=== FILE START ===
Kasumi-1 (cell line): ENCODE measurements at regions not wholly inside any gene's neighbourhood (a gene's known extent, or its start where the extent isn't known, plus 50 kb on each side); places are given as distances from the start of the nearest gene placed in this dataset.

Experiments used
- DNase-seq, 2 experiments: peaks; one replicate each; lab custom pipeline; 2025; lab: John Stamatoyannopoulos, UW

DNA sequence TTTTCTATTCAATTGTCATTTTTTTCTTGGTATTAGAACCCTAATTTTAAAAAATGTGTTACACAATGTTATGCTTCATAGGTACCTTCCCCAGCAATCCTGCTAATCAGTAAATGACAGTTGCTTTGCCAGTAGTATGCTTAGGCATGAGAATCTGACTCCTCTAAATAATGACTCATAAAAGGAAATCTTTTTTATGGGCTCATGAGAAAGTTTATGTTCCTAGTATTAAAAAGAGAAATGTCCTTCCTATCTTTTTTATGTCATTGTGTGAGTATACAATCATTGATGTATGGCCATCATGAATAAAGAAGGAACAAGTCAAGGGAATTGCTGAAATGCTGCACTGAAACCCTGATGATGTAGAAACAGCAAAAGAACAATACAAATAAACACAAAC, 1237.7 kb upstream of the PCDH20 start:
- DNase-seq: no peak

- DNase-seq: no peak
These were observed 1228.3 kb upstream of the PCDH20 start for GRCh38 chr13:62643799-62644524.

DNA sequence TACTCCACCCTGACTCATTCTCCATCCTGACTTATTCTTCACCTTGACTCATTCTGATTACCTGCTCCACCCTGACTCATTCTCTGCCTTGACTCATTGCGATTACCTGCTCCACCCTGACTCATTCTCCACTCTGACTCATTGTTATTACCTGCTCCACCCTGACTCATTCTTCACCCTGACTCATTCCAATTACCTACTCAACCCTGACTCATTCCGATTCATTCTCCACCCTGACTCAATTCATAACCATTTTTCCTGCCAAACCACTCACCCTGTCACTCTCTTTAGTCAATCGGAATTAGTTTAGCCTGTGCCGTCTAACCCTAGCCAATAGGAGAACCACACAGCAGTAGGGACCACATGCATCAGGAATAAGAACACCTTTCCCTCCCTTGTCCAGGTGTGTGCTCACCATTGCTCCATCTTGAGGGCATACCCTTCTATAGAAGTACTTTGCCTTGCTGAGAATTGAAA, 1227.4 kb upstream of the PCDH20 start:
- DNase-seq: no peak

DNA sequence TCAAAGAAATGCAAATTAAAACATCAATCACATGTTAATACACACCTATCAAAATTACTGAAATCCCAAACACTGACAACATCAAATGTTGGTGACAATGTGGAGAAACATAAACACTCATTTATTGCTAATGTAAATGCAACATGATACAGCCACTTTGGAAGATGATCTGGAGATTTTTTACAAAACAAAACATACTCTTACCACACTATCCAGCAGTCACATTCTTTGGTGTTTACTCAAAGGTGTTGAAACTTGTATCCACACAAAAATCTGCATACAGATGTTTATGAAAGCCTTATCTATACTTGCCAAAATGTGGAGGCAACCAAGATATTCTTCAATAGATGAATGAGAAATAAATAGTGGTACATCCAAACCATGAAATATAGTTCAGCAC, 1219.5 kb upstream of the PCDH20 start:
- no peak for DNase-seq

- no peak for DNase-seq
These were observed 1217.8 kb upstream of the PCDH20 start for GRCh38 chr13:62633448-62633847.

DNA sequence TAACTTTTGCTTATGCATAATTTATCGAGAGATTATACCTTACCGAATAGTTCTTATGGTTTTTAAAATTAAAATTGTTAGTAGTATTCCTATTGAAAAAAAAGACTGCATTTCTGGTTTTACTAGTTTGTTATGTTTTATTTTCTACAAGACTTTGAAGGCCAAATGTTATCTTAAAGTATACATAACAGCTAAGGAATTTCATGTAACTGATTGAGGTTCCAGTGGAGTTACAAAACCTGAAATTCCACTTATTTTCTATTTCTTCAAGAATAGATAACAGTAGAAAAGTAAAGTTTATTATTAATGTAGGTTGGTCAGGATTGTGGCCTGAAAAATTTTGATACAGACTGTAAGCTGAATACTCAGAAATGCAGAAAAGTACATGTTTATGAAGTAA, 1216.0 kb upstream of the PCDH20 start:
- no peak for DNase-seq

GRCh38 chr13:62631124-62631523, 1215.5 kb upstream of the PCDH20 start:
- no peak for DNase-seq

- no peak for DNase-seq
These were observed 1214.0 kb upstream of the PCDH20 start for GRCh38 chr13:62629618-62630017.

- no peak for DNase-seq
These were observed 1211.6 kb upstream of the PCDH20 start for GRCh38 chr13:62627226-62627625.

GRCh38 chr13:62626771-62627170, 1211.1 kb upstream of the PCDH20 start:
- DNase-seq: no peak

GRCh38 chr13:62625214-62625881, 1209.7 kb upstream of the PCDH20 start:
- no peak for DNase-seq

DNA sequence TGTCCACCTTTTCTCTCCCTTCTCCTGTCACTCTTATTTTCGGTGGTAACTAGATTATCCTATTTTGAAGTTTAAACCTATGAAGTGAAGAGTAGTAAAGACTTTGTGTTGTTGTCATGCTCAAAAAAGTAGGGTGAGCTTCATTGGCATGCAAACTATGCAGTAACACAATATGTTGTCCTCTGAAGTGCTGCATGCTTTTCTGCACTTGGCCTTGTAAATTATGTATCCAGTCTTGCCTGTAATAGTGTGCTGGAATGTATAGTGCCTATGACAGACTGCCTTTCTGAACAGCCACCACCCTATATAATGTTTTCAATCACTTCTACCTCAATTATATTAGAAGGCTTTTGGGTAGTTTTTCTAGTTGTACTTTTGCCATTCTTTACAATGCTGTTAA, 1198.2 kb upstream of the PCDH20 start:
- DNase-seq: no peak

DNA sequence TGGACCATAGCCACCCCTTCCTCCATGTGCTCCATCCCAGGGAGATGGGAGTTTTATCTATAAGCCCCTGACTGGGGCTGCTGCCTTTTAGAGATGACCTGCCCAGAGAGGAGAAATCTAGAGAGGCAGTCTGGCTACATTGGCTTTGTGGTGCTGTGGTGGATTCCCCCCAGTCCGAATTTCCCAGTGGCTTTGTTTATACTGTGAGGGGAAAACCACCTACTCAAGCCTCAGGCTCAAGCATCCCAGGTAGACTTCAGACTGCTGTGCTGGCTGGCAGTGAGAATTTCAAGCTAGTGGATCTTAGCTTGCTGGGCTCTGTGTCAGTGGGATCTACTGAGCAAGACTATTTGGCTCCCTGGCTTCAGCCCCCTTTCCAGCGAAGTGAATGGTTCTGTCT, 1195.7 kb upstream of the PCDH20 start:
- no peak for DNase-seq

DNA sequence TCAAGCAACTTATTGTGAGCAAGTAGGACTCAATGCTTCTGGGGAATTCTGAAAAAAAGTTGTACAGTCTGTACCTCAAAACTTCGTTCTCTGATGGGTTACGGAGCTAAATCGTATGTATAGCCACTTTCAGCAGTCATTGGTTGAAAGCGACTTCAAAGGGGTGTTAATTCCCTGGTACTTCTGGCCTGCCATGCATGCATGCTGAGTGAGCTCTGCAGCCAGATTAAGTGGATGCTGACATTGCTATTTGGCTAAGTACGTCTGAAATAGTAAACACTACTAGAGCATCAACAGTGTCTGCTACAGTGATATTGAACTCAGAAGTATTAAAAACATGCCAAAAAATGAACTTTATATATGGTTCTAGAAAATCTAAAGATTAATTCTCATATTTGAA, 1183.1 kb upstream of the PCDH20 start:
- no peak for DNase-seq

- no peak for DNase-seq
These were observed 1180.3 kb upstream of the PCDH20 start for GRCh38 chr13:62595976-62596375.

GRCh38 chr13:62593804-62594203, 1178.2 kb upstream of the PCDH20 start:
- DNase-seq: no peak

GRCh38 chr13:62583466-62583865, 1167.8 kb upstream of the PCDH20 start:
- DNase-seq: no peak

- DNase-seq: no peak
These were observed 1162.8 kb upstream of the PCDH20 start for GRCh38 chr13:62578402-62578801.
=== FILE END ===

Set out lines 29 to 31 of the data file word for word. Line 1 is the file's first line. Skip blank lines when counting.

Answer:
- no peak for DNase-seq

DNA sequence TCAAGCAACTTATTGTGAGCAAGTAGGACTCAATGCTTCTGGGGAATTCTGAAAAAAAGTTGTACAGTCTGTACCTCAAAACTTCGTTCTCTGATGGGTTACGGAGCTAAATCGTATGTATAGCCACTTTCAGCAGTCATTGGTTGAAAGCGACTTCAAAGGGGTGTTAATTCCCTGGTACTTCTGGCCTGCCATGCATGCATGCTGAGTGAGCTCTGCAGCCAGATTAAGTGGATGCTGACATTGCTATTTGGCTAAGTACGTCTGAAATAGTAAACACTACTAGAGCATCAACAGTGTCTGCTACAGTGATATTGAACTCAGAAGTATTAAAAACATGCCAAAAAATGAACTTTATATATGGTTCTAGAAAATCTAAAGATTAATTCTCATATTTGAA, 1183.1 kb upstream of the PCDH20 start:
- no peak for DNase-seq